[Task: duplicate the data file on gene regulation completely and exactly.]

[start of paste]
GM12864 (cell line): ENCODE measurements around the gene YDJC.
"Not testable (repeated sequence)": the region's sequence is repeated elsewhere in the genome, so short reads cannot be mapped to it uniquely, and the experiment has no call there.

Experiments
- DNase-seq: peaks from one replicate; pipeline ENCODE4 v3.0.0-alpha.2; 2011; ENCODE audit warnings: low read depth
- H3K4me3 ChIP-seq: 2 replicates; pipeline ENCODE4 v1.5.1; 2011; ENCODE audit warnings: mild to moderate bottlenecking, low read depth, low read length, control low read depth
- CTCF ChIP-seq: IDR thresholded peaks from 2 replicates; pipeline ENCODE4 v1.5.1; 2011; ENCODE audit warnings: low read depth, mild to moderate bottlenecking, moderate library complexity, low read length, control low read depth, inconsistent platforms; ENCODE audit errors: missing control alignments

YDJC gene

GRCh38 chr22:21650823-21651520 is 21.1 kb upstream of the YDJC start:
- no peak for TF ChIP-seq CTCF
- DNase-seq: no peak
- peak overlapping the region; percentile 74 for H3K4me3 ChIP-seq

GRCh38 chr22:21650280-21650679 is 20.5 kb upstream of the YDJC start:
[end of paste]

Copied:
GM12864 (cell line): ENCODE measurements around the gene YDJC.
"Not testable (repeated sequence)": the region's sequence is repeated elsewhere in the genome, so short reads cannot be mapped to it uniquely, and the experiment has no call there.

Experiments
- DNase-seq: peaks from one replicate; pipeline ENCODE4 v3.0.0-alpha.2; 2011; ENCODE audit warnings: low read depth
- H3K4me3 ChIP-seq: 2 replicates; pipeline ENCODE4 v1.5.1; 2011; ENCODE audit warnings: mild to moderate bottlenecking, low read depth, low read length, control low read depth
- CTCF ChIP-seq: IDR thresholded peaks from 2 replicates; pipeline ENCODE4 v1.5.1; 2011; ENCODE audit warnings: low read depth, mild to moderate bottlenecking, moderate library complexity, low read length, control low read depth, inconsistent platforms; ENCODE audit errors: missing control alignments

YDJC gene

GRCh38 chr22:21650823-21651520 is 21.1 kb upstream of the YDJC start:
- no peak for TF ChIP-seq CTCF
- DNase-seq: no peak
- peak overlapping the region; percentile 74 for H3K4me3 ChIP-seq

GRCh38 chr22:21650280-21650679 is 20.5 kb upstream of the YDJC start: